By Massimiliano Vitiello
Rheinisches Museum für Philologie, Vol.149 (2006)
Introduction: Among studies on the education and the role of women of the Roman elite in Late Antiquity, recently enriched by a series of interesting contributions, the female part of the royal family in Ostrogothic Italy deserves special attention. It was not just propaganda, but the ambitions of the Amal family, which desired to imitate the best examples of the ‘Romanitas’ during the almost forty years of government.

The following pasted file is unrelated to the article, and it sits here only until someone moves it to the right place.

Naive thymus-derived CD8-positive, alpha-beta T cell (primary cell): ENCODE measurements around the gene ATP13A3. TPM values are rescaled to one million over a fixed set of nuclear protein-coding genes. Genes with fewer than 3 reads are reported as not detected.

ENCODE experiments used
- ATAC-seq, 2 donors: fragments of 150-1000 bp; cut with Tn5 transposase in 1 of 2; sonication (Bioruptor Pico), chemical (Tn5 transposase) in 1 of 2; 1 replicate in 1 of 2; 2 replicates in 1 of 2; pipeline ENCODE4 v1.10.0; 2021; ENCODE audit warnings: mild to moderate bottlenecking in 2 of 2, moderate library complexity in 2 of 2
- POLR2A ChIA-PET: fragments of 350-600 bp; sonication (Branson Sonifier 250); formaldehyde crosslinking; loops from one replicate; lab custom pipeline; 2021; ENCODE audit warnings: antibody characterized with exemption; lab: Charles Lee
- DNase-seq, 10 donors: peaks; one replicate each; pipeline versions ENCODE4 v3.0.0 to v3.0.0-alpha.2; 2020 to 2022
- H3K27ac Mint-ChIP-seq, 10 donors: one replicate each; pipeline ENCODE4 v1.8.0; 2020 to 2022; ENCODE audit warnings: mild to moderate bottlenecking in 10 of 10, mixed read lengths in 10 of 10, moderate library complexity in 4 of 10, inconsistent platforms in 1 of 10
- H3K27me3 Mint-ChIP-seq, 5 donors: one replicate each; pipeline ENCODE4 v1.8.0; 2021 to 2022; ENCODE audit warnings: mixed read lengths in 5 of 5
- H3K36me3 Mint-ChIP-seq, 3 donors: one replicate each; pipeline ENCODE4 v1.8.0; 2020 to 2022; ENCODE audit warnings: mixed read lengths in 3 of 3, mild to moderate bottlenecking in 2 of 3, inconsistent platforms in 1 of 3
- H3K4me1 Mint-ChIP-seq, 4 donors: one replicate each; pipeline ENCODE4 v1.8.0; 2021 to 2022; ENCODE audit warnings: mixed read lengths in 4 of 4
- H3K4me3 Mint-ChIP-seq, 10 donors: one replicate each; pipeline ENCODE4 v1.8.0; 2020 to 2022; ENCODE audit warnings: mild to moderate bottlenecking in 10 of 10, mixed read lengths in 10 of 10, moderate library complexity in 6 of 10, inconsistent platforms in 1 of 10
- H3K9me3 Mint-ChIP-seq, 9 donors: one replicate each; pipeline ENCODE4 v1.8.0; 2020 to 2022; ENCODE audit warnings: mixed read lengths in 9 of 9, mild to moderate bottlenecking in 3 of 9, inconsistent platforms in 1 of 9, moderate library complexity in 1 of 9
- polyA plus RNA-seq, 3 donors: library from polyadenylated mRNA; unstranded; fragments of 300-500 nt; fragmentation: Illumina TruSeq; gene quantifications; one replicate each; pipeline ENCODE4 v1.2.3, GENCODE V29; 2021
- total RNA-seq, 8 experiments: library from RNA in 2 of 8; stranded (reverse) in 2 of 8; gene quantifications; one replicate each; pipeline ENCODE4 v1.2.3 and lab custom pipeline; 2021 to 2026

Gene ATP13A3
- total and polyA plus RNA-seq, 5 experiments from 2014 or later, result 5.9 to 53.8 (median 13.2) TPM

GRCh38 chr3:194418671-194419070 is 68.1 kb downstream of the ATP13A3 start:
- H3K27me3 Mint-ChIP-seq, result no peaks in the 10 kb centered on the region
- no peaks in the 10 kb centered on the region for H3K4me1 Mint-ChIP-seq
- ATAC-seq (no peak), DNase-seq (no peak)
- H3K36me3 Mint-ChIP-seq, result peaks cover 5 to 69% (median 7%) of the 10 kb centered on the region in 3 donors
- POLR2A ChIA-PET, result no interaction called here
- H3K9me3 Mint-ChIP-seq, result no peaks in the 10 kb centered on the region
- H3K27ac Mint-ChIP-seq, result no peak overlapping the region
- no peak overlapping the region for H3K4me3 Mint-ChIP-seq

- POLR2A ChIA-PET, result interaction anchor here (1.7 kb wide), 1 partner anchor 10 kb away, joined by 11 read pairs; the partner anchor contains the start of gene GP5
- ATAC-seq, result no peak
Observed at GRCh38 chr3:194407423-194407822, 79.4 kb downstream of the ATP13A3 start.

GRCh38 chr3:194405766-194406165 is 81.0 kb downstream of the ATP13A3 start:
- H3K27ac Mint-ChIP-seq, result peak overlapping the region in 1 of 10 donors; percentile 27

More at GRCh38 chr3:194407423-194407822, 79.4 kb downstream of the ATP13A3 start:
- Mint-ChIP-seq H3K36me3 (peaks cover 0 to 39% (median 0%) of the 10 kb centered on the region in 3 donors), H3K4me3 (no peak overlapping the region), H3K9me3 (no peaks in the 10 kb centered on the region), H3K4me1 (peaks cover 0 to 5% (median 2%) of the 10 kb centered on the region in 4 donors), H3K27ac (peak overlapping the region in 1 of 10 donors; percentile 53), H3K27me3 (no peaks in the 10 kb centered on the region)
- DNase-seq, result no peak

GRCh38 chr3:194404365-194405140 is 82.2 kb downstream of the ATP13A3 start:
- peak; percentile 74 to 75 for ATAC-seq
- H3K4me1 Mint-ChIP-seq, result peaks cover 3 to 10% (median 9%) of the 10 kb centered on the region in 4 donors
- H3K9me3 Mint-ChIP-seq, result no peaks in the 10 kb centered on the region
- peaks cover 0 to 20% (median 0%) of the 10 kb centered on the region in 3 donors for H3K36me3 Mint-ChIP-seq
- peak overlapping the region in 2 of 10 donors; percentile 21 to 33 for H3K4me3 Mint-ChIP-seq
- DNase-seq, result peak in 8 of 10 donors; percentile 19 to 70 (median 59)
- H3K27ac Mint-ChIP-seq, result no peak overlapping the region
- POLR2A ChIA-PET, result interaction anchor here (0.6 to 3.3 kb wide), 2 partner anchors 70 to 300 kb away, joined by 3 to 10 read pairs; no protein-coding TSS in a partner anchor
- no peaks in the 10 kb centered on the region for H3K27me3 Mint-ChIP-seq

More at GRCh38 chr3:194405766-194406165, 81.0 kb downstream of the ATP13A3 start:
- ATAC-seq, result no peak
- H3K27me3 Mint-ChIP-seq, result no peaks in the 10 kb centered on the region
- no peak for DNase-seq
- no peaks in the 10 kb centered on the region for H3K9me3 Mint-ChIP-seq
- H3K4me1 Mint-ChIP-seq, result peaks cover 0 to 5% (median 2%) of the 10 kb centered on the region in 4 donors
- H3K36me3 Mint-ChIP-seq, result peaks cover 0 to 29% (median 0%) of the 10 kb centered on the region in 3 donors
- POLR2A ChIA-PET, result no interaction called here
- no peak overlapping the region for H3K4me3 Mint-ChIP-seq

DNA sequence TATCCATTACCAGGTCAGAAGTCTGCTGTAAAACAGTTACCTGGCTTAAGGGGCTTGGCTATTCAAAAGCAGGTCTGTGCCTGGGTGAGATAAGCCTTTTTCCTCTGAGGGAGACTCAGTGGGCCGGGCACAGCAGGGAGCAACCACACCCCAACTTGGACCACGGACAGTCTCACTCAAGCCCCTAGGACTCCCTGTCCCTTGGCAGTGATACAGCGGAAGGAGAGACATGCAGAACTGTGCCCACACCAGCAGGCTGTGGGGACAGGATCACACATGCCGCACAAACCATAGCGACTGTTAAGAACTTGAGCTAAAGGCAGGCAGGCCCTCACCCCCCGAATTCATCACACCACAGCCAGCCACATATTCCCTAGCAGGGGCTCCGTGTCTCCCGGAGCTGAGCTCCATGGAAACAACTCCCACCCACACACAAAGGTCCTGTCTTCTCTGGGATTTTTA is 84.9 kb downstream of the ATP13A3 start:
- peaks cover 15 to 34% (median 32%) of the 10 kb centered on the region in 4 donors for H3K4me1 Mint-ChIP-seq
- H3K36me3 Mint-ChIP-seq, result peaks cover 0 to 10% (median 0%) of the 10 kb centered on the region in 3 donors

In the panegyric written at the end of 536 to celebrate the wedding of Witigis and Matasuentha at Ravenna, Cassiodorus first praises Witigis, the uir fortis, who became king of the Goths by proving his military valour, and then continues praising Matasuentha, the bride. The daughter of Amalasuintha and Theoderic’s niece, who now married the new king, certainly did not lack the necessary virtues that Cassiodorus refers to as “sisters”, linking them metaphorically with parts of the body in an ideal image.